I’ve been cleaning out and reorganizing our three freezers. We have an over abundance of applesauce in pint containers even though we didn’t have many apples to harvest in 2019. We are getting low on apple butter so I remedied the situation! Two batches cleared out 20 pints of applesauce from the smallest freezer and now we have over 30 pints of applesauce in the cellar. I made these two batches with cinnamon and cloves. Good stuff!
I used my crockpot to make it in and here’s how I did it.
I thawed the applesauce and filled the crockpot as full as I could get it. I added two cups of sugar and turned the crockpot to high and let it cook all day. Stirring the pot is essential because it will get thick on the bottom of the crock. I also kept the lid on the crockpot during the cooking. The applesauce will start turning brown about half way through the cooking. About one hour before you think it’s thick enough to suit you, remove the lid, stir thoroughly and drop your flavoring oils. I have a very small eyedropper I use that’s about two inches long and I filled it up with oil of cinnamon and about half full of the oil of cloves. Squeeze the dropper of the oil on the top of the applesauce and then stir throughly again and let cook at least one half hour longer without the lid on. Done! Pour it into the clean jars and seal while the applebutter is hot. The jars will seal from the boiling fruit!!
We love Creasy Green which others may call Field Cress or Dryland Cress. We haven’t had any on this farm though we’ve tried several times. We’ve concluded that the ground is too rich and creasy greens like poor ground.
These are the earliest of spring greens and they love the cooler weather. They’re not strong or bitter.
We have a market fairly close to home that brings in fresh produce weekly and we asked the owner of SuperValu on Rt. 460 if he could get some in and call us when they come in. He called on Sunday afternoon and we went to pick them up.
The box they came in is about the size of banker’s box and held about 15 pounds of greens. The cost was $1.49 per pound or a whole box for $25.00 and we got the entire case.
Monday and Tuesday afternoon I washed them, washed them a second time (sand seems to hold fast to them) and then blanched them in a very large pot.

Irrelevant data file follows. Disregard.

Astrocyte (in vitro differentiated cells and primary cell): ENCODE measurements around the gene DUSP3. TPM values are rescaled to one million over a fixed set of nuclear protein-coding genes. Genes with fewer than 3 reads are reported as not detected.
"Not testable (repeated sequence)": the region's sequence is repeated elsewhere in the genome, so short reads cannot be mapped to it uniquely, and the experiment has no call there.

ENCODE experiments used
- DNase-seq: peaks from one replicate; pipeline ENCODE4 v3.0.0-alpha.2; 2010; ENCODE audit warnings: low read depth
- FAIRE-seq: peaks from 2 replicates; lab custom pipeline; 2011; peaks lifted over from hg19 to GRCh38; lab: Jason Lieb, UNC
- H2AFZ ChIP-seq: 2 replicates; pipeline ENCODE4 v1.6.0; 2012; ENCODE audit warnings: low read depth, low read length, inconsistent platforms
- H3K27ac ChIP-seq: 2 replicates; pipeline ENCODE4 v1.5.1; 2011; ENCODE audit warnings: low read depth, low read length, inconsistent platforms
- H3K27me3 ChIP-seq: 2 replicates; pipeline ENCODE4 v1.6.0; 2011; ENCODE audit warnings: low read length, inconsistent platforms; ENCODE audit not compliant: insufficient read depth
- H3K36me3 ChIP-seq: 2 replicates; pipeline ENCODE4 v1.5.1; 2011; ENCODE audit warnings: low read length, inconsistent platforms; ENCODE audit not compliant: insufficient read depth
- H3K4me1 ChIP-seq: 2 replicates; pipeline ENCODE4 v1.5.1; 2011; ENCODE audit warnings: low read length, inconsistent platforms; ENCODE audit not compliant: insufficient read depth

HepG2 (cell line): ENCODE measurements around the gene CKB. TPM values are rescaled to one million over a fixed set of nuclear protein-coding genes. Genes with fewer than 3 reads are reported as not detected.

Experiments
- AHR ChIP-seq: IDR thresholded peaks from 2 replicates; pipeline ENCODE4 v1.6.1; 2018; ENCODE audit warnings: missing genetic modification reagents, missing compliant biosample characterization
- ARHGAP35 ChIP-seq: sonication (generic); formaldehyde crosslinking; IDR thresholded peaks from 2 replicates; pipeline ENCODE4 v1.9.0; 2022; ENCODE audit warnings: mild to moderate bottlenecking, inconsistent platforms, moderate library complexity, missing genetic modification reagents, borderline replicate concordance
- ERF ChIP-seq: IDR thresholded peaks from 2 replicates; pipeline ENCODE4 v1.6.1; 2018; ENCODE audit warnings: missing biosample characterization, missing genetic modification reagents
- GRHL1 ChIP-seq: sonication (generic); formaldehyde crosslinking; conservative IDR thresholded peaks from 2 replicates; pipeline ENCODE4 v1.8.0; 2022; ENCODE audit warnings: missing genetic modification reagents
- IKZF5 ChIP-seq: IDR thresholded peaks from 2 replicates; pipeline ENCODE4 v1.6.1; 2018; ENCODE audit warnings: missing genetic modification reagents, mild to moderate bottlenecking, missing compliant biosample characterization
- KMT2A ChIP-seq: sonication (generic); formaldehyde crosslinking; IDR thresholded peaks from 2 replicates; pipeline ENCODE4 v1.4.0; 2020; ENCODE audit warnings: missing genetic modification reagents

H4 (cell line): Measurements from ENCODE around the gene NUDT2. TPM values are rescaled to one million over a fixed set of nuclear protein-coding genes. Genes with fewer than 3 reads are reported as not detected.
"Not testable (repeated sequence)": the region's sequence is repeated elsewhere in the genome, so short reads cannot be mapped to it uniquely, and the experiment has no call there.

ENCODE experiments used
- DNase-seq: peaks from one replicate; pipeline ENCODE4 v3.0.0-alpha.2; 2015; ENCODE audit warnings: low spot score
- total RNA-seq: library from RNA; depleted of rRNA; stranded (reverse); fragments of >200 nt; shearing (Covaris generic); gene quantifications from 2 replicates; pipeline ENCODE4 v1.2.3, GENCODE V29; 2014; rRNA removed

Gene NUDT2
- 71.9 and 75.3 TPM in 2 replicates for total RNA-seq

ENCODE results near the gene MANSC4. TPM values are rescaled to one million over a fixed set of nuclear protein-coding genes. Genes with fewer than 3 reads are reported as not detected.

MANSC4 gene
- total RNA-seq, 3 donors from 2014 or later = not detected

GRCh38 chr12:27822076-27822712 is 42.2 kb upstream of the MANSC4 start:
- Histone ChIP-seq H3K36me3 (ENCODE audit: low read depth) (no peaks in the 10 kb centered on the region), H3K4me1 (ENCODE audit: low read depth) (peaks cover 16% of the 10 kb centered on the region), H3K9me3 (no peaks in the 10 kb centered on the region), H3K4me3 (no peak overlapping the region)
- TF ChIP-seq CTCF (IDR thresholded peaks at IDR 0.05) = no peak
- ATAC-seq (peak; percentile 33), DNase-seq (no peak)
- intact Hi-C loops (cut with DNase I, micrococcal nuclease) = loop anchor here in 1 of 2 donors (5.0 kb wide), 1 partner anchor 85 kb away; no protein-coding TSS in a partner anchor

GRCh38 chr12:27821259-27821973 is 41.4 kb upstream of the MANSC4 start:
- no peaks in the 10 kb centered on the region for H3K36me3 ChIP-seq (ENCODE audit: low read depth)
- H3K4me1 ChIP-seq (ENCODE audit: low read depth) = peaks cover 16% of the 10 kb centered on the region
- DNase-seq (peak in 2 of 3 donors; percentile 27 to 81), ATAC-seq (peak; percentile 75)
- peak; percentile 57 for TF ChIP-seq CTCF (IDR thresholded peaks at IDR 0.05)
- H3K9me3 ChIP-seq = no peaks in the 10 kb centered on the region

This is the largest stainless steel pot I own and I filled it to the top and put about an inch of water in the bottom of the pot.
I boiled it hard to blanch the greens and they cooked down to about a quarter of the bottom of the pot. No salt or seasoning because I wanted to freeze them in quart bags. I got six quarts out of the first cooking and four out of the second batch. We had a large bowl of them for dinner last night and they were so good.
I can keep them in the freezer for about six months but they won’t last that long. I froze just enough in each bag for a meal for the two of us.
We love them with pinto beans, fried potatoes, and cornbread!! Great meal!
We have about two bushel of our 2014 potatoes left over and they’re so good! BUT, the cellar is warming up a little bit and the potatoes are sprouting and the smaller ones are getting a little soft. We don’t want to lose any of them so decided we would can them.
Hubby brought them up to the front porch yesterday afternoon and I started peeling them. I’ll sit on the front porch and do just about anything in the summer time. It’s just so peaceful!
This batch was a milk crate full.
The chickens won’t eat potato peelings but sometimes the cows will.
They’re not real soft yet and peeled real quick. I got enough for two canners.
After peeling all of them and scrubbing them, I diced them into about 1 inch chunks and packed them in quart jars.
I smell potato soup this winter!
This is the first canner full and they came off the stove at 10:30 and I went to bed along with Eddie and Sassy! 🙂
This morning we took them out of the canner before I left for work and Eddie was going to put the second canner on to process after I left. We got 14 quarts out of a 1/2 bushel milk crate. The coming winter will be bountiful with potato soup, shepherd’s pie, fried potatoes, buttered potatoes, and much more. There’s not much that goes to waste on our farm. If we can’t give it away, we can or freeze it while we wait for the next garden to come in!!
14 quarts all sealed and ready for the cellar
Aren’t they beautiful??